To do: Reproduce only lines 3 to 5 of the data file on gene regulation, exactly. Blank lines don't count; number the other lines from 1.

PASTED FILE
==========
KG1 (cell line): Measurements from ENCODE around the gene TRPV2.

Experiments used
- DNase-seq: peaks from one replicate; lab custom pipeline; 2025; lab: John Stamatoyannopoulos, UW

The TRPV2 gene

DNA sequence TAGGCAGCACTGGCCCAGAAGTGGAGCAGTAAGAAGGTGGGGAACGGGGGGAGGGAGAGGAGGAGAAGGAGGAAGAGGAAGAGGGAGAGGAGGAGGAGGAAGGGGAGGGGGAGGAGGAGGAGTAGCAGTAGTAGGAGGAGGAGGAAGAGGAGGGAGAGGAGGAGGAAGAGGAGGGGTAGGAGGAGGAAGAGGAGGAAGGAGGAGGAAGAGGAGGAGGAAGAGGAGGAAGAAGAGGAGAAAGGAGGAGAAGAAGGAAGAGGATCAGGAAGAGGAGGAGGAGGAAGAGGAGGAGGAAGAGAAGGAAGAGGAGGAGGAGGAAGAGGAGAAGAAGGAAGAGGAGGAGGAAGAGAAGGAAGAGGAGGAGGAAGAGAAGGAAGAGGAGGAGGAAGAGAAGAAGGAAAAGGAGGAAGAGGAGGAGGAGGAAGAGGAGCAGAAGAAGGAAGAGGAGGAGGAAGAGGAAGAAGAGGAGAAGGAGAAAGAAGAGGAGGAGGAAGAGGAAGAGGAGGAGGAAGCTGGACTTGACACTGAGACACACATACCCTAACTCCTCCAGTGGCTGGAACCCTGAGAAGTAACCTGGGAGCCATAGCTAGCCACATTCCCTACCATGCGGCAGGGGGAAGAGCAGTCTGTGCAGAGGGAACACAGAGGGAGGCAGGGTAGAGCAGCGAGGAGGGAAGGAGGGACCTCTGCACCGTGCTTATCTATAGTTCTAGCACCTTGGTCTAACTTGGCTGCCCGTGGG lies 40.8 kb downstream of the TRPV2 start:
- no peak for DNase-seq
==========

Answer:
- DNase-seq: peaks from one replicate; lab custom pipeline; 2025; lab: John Stamatoyannopoulos, UW

The TRPV2 gene

DNA sequence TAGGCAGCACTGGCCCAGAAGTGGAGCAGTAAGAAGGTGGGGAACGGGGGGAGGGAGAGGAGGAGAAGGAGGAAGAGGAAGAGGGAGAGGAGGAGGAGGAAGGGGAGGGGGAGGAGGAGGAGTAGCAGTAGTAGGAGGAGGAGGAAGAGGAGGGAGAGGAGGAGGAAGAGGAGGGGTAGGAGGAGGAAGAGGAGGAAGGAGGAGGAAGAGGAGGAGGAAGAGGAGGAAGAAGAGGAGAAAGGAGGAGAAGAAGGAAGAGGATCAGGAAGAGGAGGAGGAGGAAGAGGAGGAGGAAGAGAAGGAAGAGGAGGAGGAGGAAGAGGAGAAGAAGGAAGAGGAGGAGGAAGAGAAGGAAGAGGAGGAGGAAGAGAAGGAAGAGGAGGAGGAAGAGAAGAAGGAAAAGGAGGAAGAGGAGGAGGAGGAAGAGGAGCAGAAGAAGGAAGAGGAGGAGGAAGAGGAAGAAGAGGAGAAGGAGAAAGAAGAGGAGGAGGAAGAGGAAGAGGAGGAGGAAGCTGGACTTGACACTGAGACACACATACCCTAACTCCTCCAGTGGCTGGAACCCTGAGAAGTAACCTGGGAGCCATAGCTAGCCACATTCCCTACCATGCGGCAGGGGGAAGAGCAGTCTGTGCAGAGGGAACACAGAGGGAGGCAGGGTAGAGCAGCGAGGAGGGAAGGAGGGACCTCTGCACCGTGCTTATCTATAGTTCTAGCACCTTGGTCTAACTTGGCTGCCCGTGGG lies 40.8 kb downstream of the TRPV2 start: